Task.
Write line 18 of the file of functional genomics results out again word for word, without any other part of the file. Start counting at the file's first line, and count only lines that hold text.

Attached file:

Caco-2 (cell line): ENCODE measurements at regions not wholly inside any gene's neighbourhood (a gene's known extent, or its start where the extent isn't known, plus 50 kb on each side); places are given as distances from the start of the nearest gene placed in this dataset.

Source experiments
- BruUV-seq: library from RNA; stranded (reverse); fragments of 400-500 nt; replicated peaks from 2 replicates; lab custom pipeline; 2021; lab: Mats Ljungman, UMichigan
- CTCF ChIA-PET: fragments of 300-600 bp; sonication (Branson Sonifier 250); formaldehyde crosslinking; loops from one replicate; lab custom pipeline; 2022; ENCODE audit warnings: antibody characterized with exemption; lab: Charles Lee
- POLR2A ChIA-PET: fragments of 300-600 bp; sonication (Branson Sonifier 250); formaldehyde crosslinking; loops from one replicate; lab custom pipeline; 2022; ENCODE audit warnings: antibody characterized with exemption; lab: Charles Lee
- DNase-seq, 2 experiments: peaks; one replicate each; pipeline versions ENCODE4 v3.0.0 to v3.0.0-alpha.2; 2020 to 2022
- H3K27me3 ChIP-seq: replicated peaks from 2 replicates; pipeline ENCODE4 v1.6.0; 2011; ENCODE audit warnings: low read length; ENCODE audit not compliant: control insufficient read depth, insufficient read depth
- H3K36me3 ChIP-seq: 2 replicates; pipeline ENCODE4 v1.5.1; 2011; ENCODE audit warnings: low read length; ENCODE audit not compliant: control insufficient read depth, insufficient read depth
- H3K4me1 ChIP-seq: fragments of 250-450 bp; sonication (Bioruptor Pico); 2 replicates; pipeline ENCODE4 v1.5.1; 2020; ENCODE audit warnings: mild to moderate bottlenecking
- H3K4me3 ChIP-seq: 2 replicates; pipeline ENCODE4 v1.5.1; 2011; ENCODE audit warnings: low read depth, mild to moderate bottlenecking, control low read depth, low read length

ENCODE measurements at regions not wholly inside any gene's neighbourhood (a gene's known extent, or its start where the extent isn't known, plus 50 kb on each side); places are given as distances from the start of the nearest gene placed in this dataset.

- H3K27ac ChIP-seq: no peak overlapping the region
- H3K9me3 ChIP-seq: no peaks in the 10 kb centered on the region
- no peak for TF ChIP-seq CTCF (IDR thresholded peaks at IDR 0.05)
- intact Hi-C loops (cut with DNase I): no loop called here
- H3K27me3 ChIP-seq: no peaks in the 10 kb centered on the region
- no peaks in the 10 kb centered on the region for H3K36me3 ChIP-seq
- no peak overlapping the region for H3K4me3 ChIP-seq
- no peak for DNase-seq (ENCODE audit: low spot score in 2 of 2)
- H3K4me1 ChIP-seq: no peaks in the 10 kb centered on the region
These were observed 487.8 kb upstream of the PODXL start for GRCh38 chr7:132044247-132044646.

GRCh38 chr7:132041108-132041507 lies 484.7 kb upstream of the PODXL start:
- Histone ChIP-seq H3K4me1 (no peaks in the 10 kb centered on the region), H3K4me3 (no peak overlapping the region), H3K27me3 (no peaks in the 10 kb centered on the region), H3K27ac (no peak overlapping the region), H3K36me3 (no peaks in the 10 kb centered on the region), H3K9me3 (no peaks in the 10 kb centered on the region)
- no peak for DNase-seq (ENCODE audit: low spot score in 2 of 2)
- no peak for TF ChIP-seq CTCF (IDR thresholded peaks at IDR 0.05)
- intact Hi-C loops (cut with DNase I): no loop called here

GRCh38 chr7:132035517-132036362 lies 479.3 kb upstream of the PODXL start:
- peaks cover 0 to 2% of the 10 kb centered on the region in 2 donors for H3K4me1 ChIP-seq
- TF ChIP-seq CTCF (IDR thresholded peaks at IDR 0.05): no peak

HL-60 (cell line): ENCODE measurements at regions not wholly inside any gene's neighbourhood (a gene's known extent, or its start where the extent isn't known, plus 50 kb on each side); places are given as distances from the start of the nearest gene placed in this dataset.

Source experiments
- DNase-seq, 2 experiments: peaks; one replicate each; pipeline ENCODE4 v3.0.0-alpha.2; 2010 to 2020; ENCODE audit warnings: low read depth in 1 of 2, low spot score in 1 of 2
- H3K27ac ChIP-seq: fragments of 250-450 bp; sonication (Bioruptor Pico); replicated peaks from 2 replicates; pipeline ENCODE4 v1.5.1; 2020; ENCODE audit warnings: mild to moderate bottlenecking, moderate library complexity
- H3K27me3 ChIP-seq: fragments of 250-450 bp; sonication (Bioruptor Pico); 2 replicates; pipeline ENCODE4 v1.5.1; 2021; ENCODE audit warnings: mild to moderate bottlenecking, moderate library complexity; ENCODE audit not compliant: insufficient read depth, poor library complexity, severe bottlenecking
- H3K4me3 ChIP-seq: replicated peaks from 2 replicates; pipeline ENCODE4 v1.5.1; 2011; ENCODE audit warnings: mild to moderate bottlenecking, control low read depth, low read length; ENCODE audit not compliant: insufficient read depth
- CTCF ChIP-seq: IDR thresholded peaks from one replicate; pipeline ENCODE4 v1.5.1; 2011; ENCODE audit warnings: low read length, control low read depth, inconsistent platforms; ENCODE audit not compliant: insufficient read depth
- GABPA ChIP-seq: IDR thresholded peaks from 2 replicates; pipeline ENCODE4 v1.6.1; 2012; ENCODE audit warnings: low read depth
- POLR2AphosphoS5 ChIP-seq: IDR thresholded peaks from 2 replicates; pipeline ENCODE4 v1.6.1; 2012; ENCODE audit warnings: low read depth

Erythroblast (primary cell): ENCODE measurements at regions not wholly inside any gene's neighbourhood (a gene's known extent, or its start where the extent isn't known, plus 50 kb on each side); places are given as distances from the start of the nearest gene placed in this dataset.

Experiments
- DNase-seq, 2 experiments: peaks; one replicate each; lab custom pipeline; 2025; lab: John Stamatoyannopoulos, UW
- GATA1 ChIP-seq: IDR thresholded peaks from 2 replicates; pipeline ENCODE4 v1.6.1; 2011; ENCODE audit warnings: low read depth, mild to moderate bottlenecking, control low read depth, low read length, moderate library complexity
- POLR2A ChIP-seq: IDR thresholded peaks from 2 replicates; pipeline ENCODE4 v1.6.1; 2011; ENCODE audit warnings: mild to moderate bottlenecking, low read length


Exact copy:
- no peak overlapping the region for H3K4me3 ChIP-seq